I missed showing the cross referencing capabilities of Aporia - using nimsuggest (replacing the old nim IDE tools) which is the compiler running in a server mode incrementally parsing Nim code and being able to answer queries like “go to definition” or do proper completion. The nice part here is of course that its the actual compiler doing it - so it will be correct by definition - and all IDEs can use the same mechanism :)
I did show Aporia, but there are lots of IDEs with Nim support in various degrees. Sublime, Emacs and Vim all have fairly good support I think. There is also VisualNimrod for VS, but uncertain about its current status.
Nim has a few tools that are important to mention. First of all the
nim compiler handles dependencies etc, so no need for Makefiles or the likes. It can also generate documentation in HTML or JSON from the source files which uses the so called “doc comments” (starting with two ##) that are in reStructeredText format. All documentation is built this way, for example the standard library which is actually not that shabby :). There is a
nimfix tool that can help with porting Nim code to the latest compiler, although in beta. There is no formatter or linter yet AFAIK. There is a tool called
niminst that produces installers for Nim programs and this is used for the Windows installer etc of Nim itself. The tool called c2nim I did mention and its a very important tool for wrapping external libraries in C or C++.
Objects in Nim is something I didn’t show at all, but I have covered them extensively in my 4 articles on OO in Nim, this is the last one with links to the preceeding. IMHO the capabilities to do OO in Nim are quite nice. Its also worth mentioning that just like Go Nim has no special kind of constructors - and I agree this is a strength. A similar approach is used with exporting
newXXX procedures that returns new objects of type XXX, thus encapsulating the implementation details.
Size and nature of executables? Nim compiles via C/C++ typically and produces small and fast statically linked binaries by default. You can build both static libraries and dynamically linked libraries too, but nim modules are normally handled as source. The examples I showed range from around 60kb for Helloworld, 70kb for sumlines to 95kb for the slightly more complicated example with lambdas etc. Note that by default nim compiles with debug info, so you need to add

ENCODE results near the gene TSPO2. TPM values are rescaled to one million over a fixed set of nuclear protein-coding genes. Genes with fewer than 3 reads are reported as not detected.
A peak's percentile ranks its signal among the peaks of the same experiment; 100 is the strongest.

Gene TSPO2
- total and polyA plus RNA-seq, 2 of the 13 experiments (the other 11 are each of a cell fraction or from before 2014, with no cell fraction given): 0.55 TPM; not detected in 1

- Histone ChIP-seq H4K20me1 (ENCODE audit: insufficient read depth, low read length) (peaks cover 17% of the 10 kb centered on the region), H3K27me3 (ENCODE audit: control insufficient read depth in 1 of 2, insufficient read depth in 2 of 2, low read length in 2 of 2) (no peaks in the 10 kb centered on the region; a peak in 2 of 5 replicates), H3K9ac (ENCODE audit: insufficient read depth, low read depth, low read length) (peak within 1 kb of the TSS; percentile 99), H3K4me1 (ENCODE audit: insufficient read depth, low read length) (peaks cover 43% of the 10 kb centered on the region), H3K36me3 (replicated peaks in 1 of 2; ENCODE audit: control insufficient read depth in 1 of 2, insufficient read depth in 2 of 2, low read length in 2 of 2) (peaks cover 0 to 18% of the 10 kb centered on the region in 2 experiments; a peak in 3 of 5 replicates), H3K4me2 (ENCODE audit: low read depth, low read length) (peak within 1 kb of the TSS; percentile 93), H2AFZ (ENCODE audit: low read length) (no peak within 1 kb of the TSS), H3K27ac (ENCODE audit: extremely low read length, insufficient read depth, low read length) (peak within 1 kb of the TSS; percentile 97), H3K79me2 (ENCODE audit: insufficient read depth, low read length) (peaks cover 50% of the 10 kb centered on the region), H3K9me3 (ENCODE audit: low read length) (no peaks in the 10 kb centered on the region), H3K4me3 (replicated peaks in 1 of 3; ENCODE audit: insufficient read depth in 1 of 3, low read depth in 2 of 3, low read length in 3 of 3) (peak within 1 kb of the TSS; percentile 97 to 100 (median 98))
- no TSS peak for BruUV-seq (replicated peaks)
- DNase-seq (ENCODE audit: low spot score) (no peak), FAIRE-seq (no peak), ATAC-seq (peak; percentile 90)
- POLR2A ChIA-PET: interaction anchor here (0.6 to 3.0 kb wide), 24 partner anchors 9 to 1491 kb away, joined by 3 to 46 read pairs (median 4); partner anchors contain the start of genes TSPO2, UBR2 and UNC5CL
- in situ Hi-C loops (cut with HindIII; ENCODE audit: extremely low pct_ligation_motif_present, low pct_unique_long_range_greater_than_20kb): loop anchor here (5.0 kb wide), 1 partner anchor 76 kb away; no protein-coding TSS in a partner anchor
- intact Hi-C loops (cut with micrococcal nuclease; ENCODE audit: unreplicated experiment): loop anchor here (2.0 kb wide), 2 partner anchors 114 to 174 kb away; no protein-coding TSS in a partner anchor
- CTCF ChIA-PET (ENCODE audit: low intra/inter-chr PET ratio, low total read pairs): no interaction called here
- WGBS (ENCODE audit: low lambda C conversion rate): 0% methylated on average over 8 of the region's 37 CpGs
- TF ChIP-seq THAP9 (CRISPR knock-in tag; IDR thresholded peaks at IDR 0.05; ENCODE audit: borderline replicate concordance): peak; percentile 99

-d:release option to get these small binaries, otherwise they are slightly larger.
Standard libraries are included with the compiler download of course, and does cover a fair set of stuff and growing all the time. There is also a neat Nim package tool called Nimble (earlier called Babel) that currently has around 140 packages. No, not close to either Rust or Go, but … again, not shabby.
Some noteworthy projects I should have mentioned are Jester, a sinatra like web framework using the new asynchronous networking code and the Nim forum written in Jester using Sqlite. Here is the web forum of Nim.
Someone asked about multiple assignment (and I was at a loss of what it meant at the time) and yes, you use the tuple unpacking style as described in the manual in the section on var parameters. But recently Billingsly Wetherfordshire (aka fowl or fowlmouth) showed how you can use Nim macros to support tuple unpacking of arrays too, its a pretty slick example of Nim’s power when it comes to extensibility of the language.
One area I did mention very briefly but didn’t elaborate on is type classes and especially user defined such beasts. There is a good article describing the latter and its IMHO very fascinating stuff, haven’t used it yet myself though.
Finally… concurrency. Nim has a default model of “share nothing” threads each with their own heap and GC. Communication is done via channels, but there is also a slew of low level support for shared memory concurrency so… there is more than one way to do it here.
Nim is lots of fun and it was a long time ago since I was this impressed by a language not being Smalltalk. :) So hop in and join the fun, I am gokr on #nim/freenode, feel free to ask away.